Infidels is one of Dylan's best albums of the 1980s. The songs are memorable and the music is great, even though the drums sometimes have that annoying 80s echo that I dislike. The lyrics are potent, the band is great and Bob's singing is quite good, though his lovely '70s voice was gone by this point. I wouldn't recommend it to a beginner, but if you're looking to explore Dylan's later years, Infidels is a great album to check out."
Dylan's best 80's album, and his 4th Christian album..
Grigory's Girl | NYC | 08/28/2006
(5 out of 5 stars)
"As an earlier reviewer noted, this album is in many ways a Christian album, or an album filled with religious references. It may not have been as direct as the previous 3 albums were, but they were still there. A lot of people got totally freaked out by Dylan's Christian conversion. Frankly, I never understood why. So they seemed to all breathe a collective sigh of relief when this one turned up. I have always adored this album, not because it was his "secular" album coming after the Christian phase, but because it's damn good music. Every song on it is great Dylan, and he could have easily made a double album, because as you know, the stuff he didn't put on this album made it to The Bootleg Series, Vol. 3, and it's just as good as the stuff that made it on the album. My favorite songs are Union Sundown, Neighborhood Bully, and Jokerman. There's also a video for Jokerman, which is filled with artistic references and is one of the best videos I've ever seen (I just saw it recently on youtube). Unfortunately, the rest of the 80's wasn't very good for Bob, and he didn't really make another great album until Oh Mercy, even though I think that album is a bit overrated. This is great stuff..."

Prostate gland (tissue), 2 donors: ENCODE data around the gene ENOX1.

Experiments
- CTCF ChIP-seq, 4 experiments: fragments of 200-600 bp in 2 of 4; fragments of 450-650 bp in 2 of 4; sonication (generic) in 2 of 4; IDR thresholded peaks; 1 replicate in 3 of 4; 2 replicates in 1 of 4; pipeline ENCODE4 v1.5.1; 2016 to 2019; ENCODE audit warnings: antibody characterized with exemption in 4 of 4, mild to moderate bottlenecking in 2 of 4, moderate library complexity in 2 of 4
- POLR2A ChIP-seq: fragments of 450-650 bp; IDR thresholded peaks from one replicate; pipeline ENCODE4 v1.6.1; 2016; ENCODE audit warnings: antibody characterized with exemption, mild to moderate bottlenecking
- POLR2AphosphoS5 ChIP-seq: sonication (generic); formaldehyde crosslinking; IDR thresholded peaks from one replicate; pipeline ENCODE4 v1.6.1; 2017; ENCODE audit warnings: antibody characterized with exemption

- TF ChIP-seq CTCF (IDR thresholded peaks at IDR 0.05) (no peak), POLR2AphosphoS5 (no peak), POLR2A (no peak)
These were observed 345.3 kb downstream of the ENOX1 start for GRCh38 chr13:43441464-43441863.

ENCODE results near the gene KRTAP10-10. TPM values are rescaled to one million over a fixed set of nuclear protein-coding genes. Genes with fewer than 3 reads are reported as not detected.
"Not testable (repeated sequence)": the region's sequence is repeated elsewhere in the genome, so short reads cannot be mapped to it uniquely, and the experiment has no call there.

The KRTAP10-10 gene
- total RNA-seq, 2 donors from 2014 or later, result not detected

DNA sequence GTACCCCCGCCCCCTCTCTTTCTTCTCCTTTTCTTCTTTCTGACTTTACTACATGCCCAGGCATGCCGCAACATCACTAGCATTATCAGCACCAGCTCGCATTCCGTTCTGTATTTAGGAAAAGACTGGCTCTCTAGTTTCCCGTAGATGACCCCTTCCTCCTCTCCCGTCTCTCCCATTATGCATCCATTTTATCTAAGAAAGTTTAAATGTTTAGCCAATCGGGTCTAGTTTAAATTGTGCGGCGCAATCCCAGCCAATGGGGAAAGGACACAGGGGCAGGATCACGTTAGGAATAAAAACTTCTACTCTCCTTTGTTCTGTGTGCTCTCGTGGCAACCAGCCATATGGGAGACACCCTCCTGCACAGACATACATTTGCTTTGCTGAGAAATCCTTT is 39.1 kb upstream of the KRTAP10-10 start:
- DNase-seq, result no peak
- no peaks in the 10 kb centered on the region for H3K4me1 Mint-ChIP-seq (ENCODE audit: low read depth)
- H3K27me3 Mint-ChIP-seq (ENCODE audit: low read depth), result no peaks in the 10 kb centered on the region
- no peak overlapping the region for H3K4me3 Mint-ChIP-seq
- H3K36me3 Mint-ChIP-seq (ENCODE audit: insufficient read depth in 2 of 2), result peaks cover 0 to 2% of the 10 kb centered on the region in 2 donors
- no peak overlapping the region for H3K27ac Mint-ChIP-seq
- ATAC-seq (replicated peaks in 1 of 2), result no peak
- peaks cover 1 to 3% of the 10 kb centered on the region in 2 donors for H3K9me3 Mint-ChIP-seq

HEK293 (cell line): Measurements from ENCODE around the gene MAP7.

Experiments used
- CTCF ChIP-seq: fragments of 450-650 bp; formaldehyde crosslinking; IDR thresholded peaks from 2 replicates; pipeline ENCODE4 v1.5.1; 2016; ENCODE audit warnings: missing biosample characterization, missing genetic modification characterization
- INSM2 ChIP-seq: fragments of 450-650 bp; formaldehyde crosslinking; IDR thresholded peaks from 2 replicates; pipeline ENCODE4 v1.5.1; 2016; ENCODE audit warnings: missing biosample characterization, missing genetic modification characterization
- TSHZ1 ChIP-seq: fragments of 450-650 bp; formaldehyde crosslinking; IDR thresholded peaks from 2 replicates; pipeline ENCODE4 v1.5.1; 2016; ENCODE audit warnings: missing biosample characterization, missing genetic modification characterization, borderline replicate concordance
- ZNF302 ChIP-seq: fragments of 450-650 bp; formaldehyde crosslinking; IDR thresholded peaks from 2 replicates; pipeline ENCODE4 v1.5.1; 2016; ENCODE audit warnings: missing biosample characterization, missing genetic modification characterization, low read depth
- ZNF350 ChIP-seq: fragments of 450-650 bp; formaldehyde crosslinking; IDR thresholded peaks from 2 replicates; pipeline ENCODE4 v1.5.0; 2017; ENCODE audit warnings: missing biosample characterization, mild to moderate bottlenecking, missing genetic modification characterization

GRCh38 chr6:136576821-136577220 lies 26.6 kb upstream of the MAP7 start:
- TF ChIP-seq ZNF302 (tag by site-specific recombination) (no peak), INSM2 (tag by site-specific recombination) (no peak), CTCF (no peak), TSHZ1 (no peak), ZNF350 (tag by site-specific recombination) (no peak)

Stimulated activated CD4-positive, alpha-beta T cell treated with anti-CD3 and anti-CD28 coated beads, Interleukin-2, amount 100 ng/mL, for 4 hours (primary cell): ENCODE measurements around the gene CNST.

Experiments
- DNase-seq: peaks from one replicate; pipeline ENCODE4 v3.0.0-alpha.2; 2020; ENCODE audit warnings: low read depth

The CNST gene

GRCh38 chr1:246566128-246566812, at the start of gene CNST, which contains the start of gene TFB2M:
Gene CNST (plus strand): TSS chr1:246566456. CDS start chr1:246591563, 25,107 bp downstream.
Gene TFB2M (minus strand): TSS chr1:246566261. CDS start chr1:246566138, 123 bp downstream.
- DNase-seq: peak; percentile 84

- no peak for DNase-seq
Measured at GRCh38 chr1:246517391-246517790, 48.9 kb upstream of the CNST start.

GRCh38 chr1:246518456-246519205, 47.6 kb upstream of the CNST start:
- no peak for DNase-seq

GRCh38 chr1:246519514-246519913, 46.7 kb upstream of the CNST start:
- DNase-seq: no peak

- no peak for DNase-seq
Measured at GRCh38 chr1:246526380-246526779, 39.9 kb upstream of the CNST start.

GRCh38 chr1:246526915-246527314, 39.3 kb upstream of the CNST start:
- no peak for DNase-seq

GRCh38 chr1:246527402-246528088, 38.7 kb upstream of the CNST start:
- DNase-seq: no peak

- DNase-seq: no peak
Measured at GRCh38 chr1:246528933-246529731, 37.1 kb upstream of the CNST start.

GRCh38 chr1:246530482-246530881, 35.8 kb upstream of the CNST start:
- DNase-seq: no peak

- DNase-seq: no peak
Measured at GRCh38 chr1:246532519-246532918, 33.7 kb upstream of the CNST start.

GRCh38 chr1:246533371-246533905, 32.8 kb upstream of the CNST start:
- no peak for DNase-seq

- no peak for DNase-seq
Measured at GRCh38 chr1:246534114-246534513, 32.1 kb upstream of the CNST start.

D. Cassidy | Westchester, NY | 09/28/2005
(4 out of 5 stars)
"I agree that Infidels is an often overlooked piece in the Dylan catalog. It has a great vibe to it and his lyrics, as usual, shine. From Jokerman to Don't Fall Apart..., he touches on- and in some cases dives into- love, loss, politics, power, hubris, good and evil. His music never seems forced and the musicians jamming with him keep it all humming along. (It's no surpsie that the Neighborhood Bully sounds like a Stones riff since I believe that's Mick Taylor helping out on that one.) And to the previous reviewer, I disagree that this song is about evil American power and expansionism-I think the lyrics are talking directly about Israel. All in all, Infidels is a great latter-day effort from Bob that was only eclipsed by Time Out of Mind 14 years later"
Bob Dylans best album from the 1980s
Peter Hoogenboom | New Zealand | 03/20/2008
(4 out of 5 stars)
""Infidels" is undoubtedly Bob Dylan's best album from the 1980s. It marks a significant move away from his "gospel" phase of the late 70s/early 80s but neverthless still drips with religious imagery. The songs "Jokerman", "Sweetheart Like You", "Licence to Kill", and "Don't Fall Apart on Me Tonight" are among his best work and the other songs are also interesting with the political commentary of "Neighborhood Bully" and "Union Sundown"."